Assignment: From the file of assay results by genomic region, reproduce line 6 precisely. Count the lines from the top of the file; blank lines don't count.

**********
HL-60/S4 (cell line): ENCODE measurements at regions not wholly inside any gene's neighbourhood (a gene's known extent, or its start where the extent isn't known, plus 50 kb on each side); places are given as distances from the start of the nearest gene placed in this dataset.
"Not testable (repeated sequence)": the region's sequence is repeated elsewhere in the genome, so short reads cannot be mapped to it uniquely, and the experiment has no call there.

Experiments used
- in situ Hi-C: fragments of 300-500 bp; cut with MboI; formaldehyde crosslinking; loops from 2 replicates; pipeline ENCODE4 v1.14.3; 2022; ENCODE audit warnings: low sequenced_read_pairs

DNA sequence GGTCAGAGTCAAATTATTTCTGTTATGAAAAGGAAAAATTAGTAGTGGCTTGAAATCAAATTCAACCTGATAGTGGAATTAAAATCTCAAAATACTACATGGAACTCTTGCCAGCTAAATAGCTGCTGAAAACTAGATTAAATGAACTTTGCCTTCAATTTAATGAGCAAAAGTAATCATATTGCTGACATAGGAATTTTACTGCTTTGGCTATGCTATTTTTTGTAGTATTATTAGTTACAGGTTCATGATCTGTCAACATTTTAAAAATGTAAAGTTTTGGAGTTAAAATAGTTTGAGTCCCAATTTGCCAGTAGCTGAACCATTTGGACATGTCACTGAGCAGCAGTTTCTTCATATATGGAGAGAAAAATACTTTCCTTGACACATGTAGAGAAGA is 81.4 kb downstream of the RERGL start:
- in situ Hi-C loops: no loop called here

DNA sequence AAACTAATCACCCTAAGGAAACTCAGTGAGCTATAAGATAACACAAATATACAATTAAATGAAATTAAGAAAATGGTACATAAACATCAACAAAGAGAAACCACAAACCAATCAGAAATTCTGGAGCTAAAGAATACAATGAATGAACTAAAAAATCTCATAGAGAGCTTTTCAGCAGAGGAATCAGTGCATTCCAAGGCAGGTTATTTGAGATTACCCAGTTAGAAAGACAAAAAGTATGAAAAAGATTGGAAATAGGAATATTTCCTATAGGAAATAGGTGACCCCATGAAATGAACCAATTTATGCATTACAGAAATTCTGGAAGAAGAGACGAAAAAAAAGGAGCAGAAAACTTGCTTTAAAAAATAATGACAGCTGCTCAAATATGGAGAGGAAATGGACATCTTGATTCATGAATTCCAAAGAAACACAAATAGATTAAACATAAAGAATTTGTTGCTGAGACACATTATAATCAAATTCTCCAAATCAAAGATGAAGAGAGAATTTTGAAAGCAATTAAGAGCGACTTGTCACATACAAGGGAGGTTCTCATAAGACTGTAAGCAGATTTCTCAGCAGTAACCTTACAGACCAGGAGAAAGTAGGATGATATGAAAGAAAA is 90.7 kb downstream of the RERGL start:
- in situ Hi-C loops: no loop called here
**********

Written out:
- in situ Hi-C loops: no loop called here